We take occasion once again[3] to remind the bar that strict compliance with Rule 54(b) is an absolute necessity. An order dismissing a counterclaim is not appealable as long as the original claim (or any other claim, counterclaim, or cross-claim) is still pending in the trial court, "unless [that] court follows Rule 54(b) to the letter and makes the necessary certification, or unless the order is otherwise appealable under a specific statute." Cohen v. Owens & Co., supra note 3, 464 A.2d at 906 (footnote omitted).

Because part of this case is still pending in the trial court, and because the trial court made no Rule 54(b) certification, we lack jurisdiction to entertain this appeal. It must therefore be



[1] Super.Ct.Civ.R. 37(b)(2) authorizes such a sanction for failure to comply with an order compelling discovery. It also authorizes the court to award "reasonable expenses, including attorney's fees, caused by the failure [to obey the order]." In this instance the trial court awarded attorney's fees of $250.

[2] Rule 54(b) provides:

When more than one claim for relief is presented in an action, whether as a claim, counterclaim, cross-claim, or third-party claim, or when multiple parties are involved, the court may direct the entry of a final judgment as to one or more but fewer than all of the claims or parties only upon an express determination that there is no just reason for delay and upon an express direction for the entry of judgment. In the absence of such determination and direction, any order or other form of decision, however designated, which adjudicates fewer than all the claims or the rights and liabilities of fewer than all the parties shall not terminate the action as to any of the claims or parties, and the order or other form of decision is subject to revision at any time before the entry of judgment adjudicating all the claims and the rights and liabilities of all the parties.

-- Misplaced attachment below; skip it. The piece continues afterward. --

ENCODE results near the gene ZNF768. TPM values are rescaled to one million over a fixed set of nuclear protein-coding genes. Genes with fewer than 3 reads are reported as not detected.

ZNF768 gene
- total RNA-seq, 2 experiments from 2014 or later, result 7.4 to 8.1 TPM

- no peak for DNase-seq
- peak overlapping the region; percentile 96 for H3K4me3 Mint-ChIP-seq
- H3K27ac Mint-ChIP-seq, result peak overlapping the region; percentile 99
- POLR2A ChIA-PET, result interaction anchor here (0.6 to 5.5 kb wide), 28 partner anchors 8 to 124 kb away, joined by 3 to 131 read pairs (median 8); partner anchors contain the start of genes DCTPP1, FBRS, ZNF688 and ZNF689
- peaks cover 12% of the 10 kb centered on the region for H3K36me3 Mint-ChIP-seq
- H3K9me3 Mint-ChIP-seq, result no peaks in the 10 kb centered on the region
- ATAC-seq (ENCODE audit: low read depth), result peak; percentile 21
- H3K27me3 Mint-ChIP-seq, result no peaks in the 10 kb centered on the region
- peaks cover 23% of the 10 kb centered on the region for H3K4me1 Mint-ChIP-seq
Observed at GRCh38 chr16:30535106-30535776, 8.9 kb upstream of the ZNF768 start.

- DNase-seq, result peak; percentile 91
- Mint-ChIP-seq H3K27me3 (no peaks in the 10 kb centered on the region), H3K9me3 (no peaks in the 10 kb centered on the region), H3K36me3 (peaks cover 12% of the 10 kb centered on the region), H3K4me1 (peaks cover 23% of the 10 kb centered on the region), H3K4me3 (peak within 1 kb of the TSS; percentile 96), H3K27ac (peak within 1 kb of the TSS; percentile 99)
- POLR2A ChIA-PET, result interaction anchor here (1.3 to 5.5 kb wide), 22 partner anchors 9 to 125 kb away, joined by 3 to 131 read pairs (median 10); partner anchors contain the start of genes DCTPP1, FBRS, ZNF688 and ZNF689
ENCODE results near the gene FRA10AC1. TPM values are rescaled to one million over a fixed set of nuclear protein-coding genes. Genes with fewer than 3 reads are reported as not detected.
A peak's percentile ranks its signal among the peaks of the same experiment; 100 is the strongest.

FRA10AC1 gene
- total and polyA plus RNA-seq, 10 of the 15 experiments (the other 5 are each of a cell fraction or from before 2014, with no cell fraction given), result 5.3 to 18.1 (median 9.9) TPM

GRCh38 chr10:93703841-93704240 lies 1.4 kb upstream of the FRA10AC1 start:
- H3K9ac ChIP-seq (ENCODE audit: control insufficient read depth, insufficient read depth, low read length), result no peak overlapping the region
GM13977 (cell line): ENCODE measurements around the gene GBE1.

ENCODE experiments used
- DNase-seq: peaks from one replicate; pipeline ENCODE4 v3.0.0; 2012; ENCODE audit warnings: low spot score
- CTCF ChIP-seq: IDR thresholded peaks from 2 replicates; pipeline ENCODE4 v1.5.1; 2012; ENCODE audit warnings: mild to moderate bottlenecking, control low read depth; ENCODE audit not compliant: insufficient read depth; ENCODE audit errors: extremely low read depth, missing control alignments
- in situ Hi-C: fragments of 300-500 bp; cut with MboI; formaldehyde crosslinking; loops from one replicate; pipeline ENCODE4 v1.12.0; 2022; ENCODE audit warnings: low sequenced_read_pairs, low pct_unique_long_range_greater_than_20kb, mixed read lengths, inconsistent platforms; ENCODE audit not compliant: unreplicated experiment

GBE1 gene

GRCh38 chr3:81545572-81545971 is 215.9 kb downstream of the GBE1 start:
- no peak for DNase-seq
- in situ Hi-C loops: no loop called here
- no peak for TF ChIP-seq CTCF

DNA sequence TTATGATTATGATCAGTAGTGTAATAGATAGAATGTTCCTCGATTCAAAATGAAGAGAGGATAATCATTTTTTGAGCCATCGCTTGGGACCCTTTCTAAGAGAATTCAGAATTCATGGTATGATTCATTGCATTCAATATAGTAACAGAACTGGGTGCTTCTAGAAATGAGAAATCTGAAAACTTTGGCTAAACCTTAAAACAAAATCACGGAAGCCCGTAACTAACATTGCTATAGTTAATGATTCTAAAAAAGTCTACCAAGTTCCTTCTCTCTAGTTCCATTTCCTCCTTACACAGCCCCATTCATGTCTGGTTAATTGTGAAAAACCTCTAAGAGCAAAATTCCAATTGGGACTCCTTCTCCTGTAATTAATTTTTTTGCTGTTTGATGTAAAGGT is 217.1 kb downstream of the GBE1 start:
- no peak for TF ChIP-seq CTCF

[3] See Cohen v. Owens & Co., 464 A.2d 904, 906-907 (D.C.1983).

[4] Even if there had been a Rule 54(b) certification, we would lack jurisdiction for another reason. Appellants purport to bring this appeal from the order of October 7, 1983, denying their motion to reconsider the earlier order denying their motion to set aside the dismissal of their counterclaim. We have repeatedly held that the denial of a motion for reconsideration is not appealable. E.g., Coleman v. Lee Washington Hauling Co., 388 A.2d 44, 45 (D.C.1978); 901 Corp. v. A. Sandler Co., 254 A.2d 411, 412 (D.C. 1969). Appellants' brief makes clear, however, that they are really challenging not the October 7 order but the original order of February 18 which dismissed their counterclaim. This appeal would arguably be timely only if the motion for reconsideration had been filed within ten days from the entry of that order. Coleman, supra, 388 A.2d at 47. Since neither the April 11 motion to set aside the earlier order nor the August 24 motion to reconsider was filed within that ten-day period, the appeal would be untimelyand thus we would have no jurisdiction to hear iteven if the February 18 order were otherwise appealable.